“You want to have sex less?” Allison asked.

“It is more than that,” Yuri stated. “Ever since we first engaged in physical relations, you have requested them thrice daily. Is that all you desire from me?”

“Of course not,” Allison declared. She moved closer and hugged Yuri. “I want to be close to you, both physically and emotionally. As much as possible. Don’t I always stay to cuddle up to you and talk after?”

“You have on all occasions save two,” Yuri answered.

“Exactly!” Allison exclaimed. “Because I want that emotional connection too.” She sighed. “Look, if you really wanna spend more time talking and doing things together and less with the sex, I’m okay with that. As much as I love making love to you multiple times every day, I’d rather do it less and make you happy.” She gently squeezed Yuri’s hand.”I do love you, a lot.”

“And I possess great affection for you,” Yuri said. “I apologise for being overcome by insecurity.”

“Don’t worry about it,” Allison said. “Everyone feels that way sometimes. To be honest, I still worry that you’ll leave me for a better girl.”

“From my perspective, I already have the optimal girl in my possession,” Yuri stated.

“Aww, that’s so sweet of you to say!” Allison exclaimed.

The two women tenderly kissed, allowing themselves to be caught in the moment.

“So,” Allison said. “How many times can I ask to make love to you in a day?”

“You may make a request once,” Yuri answered. “I will make further requests unless you ask me not to.”

Allison sighed. “Okay, I can live with that.”

“I must be honest,” Yuri stated. “I feel exceptionally close with you at the moment. Will you go to bed with me?”

“Absolutely!” Allison declared.


“We’re about to arrive at our destination,” Ophelia announced.

“About damn time,” Leon muttered.

“Oh, stop whining,” Ophelia said. “We can’t always get into massive fights or have something serious go wrong.”

“It’s more interesting when we do,” Leon stated.

“I rather like it better this way,” Farah said. “It’s a nice change to just have a relaxing mission.”

“I’m with you,” Ophelia agreed. “I’d much rather not expend a bunch of resources on repairs when my ship gets caught between two fleets or some such thing.”

“Farah and I will get our guest ready to disembark,” Lucy said. “Call me if anything goes wrong.”

“I will,” Ophelia said.


The Cerberus landed. Lucy and Farah opened it up and helped Angela down to the planet where more guards in her future husband’s employ were waiting.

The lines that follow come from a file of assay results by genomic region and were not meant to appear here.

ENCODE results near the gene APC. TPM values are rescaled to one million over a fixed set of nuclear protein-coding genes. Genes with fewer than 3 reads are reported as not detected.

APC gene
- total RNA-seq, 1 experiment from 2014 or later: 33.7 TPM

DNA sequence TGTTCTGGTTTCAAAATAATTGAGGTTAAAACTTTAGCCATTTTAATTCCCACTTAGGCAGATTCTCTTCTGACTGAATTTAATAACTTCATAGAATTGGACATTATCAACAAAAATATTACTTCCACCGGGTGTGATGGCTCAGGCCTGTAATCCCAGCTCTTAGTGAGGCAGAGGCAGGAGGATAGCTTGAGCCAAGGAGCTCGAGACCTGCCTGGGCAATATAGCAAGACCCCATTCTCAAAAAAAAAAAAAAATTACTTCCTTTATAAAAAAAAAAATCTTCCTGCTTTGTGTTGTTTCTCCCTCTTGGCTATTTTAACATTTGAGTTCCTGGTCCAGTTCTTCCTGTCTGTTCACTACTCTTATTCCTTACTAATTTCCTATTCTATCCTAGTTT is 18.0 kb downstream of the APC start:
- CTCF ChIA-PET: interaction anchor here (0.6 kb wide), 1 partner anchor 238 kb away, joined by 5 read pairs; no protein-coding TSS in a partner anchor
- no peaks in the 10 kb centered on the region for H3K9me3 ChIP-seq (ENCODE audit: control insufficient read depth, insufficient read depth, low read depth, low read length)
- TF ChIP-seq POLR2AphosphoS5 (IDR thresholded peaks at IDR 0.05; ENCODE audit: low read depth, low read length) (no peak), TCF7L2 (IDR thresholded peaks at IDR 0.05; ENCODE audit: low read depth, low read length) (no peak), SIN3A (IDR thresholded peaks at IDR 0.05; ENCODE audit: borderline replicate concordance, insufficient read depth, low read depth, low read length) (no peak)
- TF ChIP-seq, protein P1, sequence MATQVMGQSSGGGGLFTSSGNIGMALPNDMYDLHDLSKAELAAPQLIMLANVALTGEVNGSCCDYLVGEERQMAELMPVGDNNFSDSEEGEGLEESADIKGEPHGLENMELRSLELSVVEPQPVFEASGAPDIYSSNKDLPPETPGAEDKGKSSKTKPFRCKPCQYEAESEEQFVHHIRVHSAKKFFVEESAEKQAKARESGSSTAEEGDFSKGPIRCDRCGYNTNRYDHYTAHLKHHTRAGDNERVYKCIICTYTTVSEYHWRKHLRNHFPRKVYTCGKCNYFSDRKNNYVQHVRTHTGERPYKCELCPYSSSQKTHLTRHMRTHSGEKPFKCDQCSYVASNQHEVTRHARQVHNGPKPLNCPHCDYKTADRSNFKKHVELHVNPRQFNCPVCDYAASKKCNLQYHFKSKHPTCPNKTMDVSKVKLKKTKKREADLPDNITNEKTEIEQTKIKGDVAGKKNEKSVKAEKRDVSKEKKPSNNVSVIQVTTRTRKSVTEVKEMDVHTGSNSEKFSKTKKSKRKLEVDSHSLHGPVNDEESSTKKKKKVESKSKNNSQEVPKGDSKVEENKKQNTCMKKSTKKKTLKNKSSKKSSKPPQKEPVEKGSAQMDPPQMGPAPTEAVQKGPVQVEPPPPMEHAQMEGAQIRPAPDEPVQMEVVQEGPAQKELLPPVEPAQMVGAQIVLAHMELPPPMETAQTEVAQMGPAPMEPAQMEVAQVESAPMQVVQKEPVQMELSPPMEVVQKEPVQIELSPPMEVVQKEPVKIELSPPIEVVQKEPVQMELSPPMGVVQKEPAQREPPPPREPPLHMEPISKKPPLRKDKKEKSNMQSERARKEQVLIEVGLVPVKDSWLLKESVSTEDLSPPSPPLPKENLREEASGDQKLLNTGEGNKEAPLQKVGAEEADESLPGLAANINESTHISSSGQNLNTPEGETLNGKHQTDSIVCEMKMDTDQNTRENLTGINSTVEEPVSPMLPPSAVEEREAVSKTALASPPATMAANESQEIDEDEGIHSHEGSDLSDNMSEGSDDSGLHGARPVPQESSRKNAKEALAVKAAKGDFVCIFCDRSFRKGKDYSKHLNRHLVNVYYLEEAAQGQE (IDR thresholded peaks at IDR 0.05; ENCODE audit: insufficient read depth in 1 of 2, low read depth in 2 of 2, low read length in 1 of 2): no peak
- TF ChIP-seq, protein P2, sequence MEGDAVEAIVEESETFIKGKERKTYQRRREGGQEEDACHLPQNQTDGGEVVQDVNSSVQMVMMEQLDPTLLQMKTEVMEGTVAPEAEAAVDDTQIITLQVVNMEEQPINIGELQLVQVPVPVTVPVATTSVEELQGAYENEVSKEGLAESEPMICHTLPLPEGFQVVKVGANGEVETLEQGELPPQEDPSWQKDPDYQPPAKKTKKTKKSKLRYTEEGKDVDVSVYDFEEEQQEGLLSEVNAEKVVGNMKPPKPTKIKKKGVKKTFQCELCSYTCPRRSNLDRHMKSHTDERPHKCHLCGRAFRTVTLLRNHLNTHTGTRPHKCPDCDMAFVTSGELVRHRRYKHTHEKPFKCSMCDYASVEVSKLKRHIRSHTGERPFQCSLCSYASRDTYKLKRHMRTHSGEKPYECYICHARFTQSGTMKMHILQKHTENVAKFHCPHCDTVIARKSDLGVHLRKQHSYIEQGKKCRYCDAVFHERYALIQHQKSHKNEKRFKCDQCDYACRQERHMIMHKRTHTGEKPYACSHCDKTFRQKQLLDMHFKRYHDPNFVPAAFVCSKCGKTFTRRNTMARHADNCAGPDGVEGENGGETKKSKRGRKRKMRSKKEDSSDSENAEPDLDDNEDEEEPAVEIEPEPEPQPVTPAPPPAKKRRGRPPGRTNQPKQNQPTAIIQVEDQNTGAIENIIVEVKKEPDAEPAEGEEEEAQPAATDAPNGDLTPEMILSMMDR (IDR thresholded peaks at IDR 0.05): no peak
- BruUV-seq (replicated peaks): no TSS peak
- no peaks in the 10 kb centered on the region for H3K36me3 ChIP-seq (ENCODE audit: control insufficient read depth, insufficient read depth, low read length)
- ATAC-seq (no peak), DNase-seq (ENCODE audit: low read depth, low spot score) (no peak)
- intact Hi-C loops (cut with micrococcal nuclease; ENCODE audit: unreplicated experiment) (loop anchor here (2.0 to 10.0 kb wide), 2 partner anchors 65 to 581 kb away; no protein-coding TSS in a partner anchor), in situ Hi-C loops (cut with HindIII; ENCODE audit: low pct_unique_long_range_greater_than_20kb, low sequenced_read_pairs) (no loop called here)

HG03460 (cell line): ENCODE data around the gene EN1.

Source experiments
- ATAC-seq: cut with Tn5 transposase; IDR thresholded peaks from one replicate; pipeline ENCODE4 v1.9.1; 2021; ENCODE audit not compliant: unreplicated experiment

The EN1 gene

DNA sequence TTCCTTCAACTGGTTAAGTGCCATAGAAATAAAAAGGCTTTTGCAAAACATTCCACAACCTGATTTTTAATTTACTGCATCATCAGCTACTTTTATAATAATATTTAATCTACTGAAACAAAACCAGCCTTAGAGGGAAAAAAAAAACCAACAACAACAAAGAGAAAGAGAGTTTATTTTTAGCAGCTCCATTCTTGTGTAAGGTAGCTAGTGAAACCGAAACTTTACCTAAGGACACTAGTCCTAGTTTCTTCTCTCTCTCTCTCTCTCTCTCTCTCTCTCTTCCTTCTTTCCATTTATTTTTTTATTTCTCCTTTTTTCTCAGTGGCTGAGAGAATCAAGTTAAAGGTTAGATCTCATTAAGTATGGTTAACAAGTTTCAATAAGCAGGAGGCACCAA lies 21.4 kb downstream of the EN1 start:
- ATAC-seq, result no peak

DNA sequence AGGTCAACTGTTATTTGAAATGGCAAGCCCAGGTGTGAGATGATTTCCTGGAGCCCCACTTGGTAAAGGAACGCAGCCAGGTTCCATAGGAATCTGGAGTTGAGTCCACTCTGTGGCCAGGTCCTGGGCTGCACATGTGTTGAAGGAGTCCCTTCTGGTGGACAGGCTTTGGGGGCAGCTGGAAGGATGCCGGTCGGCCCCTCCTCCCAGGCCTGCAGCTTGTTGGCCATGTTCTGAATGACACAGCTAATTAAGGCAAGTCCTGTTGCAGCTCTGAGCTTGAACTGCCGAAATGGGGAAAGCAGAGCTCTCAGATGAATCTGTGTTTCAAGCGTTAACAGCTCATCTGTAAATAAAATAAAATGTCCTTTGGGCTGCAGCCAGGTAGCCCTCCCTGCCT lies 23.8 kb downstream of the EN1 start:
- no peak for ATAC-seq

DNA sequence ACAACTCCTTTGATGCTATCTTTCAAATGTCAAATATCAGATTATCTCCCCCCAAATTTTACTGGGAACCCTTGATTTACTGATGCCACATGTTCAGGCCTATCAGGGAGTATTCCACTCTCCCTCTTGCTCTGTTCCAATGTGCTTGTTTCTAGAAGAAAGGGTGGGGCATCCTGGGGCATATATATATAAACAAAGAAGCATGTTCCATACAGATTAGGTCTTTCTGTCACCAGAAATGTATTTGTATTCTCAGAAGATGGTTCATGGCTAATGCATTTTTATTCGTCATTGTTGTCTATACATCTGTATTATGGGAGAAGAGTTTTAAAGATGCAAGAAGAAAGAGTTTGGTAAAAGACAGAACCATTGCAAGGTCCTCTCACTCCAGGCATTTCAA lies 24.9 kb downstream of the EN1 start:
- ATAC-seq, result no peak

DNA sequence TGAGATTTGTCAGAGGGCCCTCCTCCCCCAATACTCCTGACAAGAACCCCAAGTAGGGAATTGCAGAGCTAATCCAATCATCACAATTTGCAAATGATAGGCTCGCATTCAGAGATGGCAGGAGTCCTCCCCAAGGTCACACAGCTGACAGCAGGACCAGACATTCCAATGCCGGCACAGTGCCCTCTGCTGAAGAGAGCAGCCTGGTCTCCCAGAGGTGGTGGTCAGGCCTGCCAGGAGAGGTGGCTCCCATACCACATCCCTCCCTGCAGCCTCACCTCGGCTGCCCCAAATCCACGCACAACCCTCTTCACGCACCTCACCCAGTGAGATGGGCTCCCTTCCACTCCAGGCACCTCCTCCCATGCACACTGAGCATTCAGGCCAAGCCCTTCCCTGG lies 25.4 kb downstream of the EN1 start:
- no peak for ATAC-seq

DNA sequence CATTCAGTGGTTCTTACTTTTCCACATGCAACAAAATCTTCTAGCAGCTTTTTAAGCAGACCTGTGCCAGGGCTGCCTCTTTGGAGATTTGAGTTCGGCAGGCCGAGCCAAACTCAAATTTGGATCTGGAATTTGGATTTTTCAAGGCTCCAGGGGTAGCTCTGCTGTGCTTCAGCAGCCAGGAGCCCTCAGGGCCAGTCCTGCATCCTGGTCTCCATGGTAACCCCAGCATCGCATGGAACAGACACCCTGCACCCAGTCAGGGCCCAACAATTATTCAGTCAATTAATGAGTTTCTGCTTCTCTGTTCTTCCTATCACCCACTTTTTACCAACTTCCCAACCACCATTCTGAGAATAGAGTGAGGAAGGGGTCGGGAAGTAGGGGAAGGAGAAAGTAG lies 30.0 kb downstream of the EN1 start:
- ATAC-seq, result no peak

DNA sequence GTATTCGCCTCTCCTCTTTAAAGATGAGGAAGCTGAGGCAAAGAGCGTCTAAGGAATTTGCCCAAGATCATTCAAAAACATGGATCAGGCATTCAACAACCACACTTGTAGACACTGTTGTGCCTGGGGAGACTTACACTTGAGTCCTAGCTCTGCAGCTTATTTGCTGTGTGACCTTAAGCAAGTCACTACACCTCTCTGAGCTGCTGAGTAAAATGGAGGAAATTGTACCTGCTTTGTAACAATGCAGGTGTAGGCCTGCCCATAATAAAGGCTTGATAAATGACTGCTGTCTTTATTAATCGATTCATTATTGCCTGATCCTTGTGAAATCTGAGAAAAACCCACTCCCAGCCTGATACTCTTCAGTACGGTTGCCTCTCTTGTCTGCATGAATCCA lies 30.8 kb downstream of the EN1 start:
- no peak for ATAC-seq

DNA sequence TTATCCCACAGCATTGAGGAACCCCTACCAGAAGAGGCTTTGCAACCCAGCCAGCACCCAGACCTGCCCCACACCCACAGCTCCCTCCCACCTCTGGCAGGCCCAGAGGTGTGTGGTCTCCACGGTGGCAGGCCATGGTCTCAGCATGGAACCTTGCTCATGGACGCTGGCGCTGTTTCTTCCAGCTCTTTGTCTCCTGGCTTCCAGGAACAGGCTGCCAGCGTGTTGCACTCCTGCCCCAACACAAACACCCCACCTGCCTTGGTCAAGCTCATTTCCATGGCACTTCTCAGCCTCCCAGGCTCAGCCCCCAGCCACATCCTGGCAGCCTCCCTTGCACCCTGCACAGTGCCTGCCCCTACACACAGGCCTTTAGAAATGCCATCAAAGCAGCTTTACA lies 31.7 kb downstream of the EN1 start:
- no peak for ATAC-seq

“I’m so excited,” Angela said. “Thank you so much for all your help!”

“We just gave you a ride,” Lucy said. “It was no trouble.”

“Have a nice wedding,” Farah said.

“Thanks, you’re so sweet!” Angela declared. She looked around. “Where’s… Never mind.” She waved. “Goodbye, Katie! Send me a message really soon!”

Farah looked back. Kat was standing in the ship’s exit, watching expressionlessly.

She nodded to Angela and waved goodbye, retreating back into the ship.”

“Excuse me,” Farah said. She ran back towards the ship, managing to catch up to Kat.

“Kat, is something wrong?” Farah asked. “You haven’t been yourself lately.”

“It’s nothing for you to worry about,” Kat said.

“But it is,” Farah stated. “We’re friends, aren’t we? Tell me. Maybe I can help.”

Kat sighed.”Persistent, aren’t you? Fine, I’ll tell you, but it’s nothing you can help with.” She looked back to the door, a distant look in her eyes. “I used to be in love with Angela but I quickly realised that nothing could ever come of it. When she met her first husband, I supported her. I just wanted her to be happy, even if it wasn’t with me. Seeing her go again, getting remarried, it’s just bringing up some old memories. See? Nothing you can do.”

She began walking away but Farah grabbed her hand. “Let’s play around a bit,” Farah said. “We’ll take your mind off of the whole thing, okay?”

“You should be more careful,” Kat warned. “Someday, that kindness of yours could get you hurt.”

“Don’t worry,” Farah laughed. “I’ll be careful of who I’m kind to. Come on!”

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The Grand Pilgrimage 28: Bandit Hunting

Hilde led the way, her body hunched over as her snout eagerly sniffed at the ground.

“This way,” she whispered. Her voice so low that Serena could barely make out the words.

She, Inés and Sylvie followed the lupine girl, their eyes adjusting to the darkness as they went.

Hilde stopped abruptly, her ears perked up, her body tense and frozen.

Serena looked around, unable to make anything out but the trees and open space.

“Are they around?” Sylvie whispered.

“Right there,” Inés declared, gesturing. Serena followed her arm and stared. It was faint and virtually impossible to see in the darkness, but there was the outline of an opening hidden right beneath a large tree.

“Serena, you and Hilde stay up here,” Sylvie whispered. “The mermaid and I will go down after them.”

“You just want me away from the fighting!” Hilde whispered, her voice harsh.